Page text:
While there are a huge number of emerging markets out there, such as India and Africa, there are also a large number of markets that are utterly saturated, where most consumers are already on board the mobile data bandwagon and own a smartphone or tablet, or even multiple devices. In these markets, finding opportunities for profit growth can be a matter of thinking outside of the box for carriers. With most consumers in the United States already signed up with a smartphone and a data plan to go with it, smartphone growth is beginning to lose its edge compared to data plan growth on other devices. In fact, one third of all of the new data plans that carriers wrote up in the U.S. were actually for cars, beating out new smartphone signups in the first quarter of 2016. In a market where data plan revenue is up roughly 17-percent year-over-year since the beginning of 2015, that number is fairly significant.
According to data from the major carriers in the U.S. compiled by Chetan Sharma Consulting, mobile-to-mobile communication, such as endpoints used for enterprise outfits, made up about 14-percent of total growth for carriers, while tablets only represented 23-percent. Smartphones sat at 31-percent, clearly leading most other devices, but which have lost their edge to connected cars, a niche which represented 32-percent of total new data plan growth across all carriers in the United States. With connected cars on the rise, it's not terribly surprising to see them steal the show in the first quarter of the year. While some cars offer up Wi-Fi for passengers driven by 4G LTE, other cars boast connected systems like Android Auto or OnStar, and yet more have nascent self-driving tech, such as Tesla's cars, that often requires a data connection to pull down things like mapping data, traffic data and crowdsourced A.I. Tablets, having hit a wall back in 2014, take their place as the least popular consumer data plan centerpiece, placing less than 10-percent ahead of device-to-device connections, mostly in enterprise. While smartphone growth is still fairly high, seeing it dethroned in a market as saturated as the United States, especially by the increasingly popular connected car subset, is also no big shock. This may well indicate overall market trends for the whole year, if not for the foreseeable future.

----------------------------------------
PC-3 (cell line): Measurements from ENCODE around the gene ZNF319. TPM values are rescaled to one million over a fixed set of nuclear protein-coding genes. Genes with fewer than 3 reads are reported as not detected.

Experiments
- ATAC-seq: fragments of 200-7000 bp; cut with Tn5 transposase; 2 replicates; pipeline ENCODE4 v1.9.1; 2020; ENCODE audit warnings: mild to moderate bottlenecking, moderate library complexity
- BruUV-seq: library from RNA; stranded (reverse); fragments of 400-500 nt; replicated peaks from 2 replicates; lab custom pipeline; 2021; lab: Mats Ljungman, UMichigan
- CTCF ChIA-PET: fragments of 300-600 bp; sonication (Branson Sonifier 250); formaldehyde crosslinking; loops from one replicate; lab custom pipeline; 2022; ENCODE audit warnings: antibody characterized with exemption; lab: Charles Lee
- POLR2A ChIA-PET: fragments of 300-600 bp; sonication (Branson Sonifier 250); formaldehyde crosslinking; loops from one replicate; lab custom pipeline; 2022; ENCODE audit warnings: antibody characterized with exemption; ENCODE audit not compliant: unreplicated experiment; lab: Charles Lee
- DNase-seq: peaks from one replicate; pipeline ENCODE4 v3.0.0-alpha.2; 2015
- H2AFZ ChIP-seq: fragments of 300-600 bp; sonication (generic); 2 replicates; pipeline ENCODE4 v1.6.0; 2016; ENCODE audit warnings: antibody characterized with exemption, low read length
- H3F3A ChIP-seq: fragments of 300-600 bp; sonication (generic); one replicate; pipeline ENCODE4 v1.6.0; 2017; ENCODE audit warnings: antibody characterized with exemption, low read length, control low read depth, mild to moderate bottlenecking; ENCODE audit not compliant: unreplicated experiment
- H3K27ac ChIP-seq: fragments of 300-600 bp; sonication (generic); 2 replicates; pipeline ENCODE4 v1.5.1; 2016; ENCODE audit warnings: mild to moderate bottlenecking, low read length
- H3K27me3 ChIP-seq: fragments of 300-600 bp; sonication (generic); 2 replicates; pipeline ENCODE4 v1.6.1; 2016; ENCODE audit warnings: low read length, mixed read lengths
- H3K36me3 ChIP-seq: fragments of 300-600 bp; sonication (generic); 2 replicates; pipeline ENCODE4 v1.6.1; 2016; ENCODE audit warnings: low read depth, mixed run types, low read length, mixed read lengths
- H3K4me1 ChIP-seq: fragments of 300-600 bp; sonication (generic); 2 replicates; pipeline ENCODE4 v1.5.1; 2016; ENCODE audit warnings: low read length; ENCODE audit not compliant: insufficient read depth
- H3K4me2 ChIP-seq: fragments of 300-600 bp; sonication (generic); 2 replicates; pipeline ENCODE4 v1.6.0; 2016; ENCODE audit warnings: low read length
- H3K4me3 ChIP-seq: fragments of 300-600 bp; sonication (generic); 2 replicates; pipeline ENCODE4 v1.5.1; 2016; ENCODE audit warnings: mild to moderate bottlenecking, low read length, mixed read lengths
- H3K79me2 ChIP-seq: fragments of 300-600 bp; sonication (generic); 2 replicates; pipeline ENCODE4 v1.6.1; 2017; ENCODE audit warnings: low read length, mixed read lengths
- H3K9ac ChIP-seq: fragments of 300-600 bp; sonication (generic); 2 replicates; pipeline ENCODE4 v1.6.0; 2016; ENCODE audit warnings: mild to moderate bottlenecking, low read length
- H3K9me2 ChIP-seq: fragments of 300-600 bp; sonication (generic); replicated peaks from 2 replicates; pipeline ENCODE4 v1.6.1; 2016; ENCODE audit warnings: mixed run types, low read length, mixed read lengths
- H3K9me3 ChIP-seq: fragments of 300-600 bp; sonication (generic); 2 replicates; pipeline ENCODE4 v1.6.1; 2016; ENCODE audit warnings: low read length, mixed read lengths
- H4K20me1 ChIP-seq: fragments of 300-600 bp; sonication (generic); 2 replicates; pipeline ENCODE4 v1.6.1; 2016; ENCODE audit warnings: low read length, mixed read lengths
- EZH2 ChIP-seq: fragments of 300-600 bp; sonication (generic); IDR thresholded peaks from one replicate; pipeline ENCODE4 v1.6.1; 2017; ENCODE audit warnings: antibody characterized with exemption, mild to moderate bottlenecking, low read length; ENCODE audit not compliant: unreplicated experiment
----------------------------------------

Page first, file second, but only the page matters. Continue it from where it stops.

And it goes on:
In the midst of all this, the number of total subscriptions in the United States is expected to breach 400 million before the end of 2016, while the average revenue per user is below $40 across all carriers combined for the first time, and churn is hitting all time lows. On top of all of that, the FCC's 600 MHz spectrum auction will soon be in full swing, giving carriers the chance to expand. All of these factors combined, make right now a very strange and new but also opportunity-filled time for U.S. carriers. Getting an edge in nascent markets now could be the difference between top of the heap and struggling in the very near future.